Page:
Time for Monet - Timeline Game

This is a game using the artwork of Claude Monet to chronologically arrange events occurring in France and the United States on time lines. Students also discuss the probable differences, cause and effect relationships, and similarities, between historical events in the United States and in France.

Instructional Plan Title: Time for Monet - Timeline Game

Keywords: History, Social Studies, Monet, American History

Curriculum Area: Social Studies

Grade Level: Fourth Grade Level

Appropriate Group Size: Whole Class

Time Expected to Complete Instructional Plan: Two periods on 2 different days that last about 30 minutes. One extra day with a 45 minute period

Instructional Objectives:

Indiana State Proficiencies: Social Studies
Historical Perspectives

Materials and Resources: A timeline of Claude Monet=s life; A timeline of events in American History or more specifically Indiana history; Cards or other large pieces of paper on which to write individual events in large print or, computer printed cards; Tape; Images from the Internet that correspond with the events listed on the timeline; A written test comprised of 10 events from the timeline. Any images by Monet found at the IUPUI University Library Community Project Web site: http://www.ulib.iupui.edu/imls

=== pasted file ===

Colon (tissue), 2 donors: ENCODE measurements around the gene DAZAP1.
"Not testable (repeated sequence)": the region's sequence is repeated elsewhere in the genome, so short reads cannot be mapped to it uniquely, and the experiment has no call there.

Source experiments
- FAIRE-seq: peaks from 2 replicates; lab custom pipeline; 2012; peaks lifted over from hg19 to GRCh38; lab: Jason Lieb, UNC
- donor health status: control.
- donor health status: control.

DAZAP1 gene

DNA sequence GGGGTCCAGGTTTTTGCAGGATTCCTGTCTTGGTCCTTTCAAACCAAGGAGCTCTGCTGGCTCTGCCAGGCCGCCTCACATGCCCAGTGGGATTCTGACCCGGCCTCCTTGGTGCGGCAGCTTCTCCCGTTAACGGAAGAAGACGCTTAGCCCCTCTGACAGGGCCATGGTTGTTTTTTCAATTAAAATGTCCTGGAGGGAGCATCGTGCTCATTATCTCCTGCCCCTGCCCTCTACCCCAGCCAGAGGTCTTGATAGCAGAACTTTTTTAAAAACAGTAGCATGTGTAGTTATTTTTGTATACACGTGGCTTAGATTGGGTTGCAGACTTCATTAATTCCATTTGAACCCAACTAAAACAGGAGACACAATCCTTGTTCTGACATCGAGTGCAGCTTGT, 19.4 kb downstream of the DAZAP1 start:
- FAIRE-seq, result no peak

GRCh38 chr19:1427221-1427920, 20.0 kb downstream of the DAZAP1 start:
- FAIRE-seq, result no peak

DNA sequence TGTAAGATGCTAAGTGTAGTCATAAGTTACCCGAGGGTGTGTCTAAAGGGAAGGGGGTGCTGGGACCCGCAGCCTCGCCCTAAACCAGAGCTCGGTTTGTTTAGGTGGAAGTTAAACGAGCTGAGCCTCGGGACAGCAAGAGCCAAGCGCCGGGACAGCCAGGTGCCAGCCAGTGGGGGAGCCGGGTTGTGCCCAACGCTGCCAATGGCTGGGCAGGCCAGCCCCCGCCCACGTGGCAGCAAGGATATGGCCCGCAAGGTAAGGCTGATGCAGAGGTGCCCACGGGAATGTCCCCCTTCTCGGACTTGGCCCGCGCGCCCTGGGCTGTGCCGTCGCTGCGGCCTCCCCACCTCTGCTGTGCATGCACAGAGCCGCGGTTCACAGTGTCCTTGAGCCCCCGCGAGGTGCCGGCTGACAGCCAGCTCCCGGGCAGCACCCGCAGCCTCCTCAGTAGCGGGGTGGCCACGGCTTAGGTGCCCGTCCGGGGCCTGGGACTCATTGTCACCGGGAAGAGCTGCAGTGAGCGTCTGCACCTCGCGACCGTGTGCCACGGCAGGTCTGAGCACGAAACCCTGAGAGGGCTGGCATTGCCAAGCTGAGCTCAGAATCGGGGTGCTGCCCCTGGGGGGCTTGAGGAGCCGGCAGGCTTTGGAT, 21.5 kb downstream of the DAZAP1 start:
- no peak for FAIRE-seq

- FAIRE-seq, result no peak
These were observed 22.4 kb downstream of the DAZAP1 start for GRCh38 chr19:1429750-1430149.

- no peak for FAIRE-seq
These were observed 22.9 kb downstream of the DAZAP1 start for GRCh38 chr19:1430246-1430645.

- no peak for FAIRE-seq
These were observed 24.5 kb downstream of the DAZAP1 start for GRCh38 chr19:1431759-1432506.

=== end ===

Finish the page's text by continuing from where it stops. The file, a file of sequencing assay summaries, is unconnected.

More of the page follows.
Preparation: Using a timeline, the teacher transfers the events to large cards that can be easily seen. These cards are laminated to protect them. Images from the Internet that correspond to the information on the event card are book marked for easy access during the learning game. On day one, the teacher randomly distributes the prepared cards to the students. The teacher explains to the students that they put the cards in order chronologically without talking. Then, as their turn comes, they read aloud their card and tape it to the wall. As the students read their card and tape it to the wall the teacher shows images of classical art that in some way represents that card. Only cards with the small blue box following the text have a corresponding picture.

Student Instructions: The students use problem solving skills in a large group setting to help them arrange their individual cards into chronological order. The students practice their decoding skills as they orally participate in the activity. The students develop a general idea of historical events as well as cause and effect relationships as they read their card aloud. On the second day, the students repeat the activity using the alternate set of synchronized cards. Once again the teacher is prepared with images that match many of these cards. The third day truly becomes a game. The class breaks into two groups and participates in a competition to determine which group can organize their cards in the quietest manner. Once the students have their cards organized they alternately, orally present their cards. Alternating allows the student the opportunity to closely relate the events from one geographical area to the other.